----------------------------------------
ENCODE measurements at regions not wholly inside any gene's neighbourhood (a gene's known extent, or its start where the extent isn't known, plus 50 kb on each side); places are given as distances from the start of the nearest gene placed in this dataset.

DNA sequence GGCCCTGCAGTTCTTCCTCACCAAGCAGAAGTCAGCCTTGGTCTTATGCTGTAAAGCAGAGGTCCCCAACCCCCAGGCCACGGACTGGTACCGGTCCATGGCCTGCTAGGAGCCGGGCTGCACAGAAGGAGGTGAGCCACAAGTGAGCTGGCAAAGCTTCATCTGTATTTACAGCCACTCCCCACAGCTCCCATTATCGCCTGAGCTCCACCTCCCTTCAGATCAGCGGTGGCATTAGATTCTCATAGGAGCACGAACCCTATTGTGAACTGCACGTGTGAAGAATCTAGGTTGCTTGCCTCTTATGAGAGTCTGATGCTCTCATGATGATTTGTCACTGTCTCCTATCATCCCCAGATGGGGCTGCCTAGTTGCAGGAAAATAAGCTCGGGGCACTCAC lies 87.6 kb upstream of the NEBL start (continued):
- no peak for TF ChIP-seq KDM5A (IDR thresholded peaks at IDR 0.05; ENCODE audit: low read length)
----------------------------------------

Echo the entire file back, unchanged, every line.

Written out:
ENCODE measurements at regions not wholly inside any gene's neighbourhood (a gene's known extent, or its start where the extent isn't known, plus 50 kb on each side); places are given as distances from the start of the nearest gene placed in this dataset.

DNA sequence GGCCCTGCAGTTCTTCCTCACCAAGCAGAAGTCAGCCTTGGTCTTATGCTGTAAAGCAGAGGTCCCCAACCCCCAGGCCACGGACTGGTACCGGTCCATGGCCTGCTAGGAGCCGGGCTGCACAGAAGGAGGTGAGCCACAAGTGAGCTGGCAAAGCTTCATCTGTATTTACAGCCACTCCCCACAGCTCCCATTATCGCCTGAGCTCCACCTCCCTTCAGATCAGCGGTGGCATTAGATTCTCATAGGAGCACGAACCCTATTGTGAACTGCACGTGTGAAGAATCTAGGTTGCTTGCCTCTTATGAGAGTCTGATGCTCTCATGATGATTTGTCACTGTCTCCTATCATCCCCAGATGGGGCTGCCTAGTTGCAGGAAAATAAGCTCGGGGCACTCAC lies 87.6 kb upstream of the NEBL start (continued):
- no peak for TF ChIP-seq KDM5A (IDR thresholded peaks at IDR 0.05; ENCODE audit: low read length)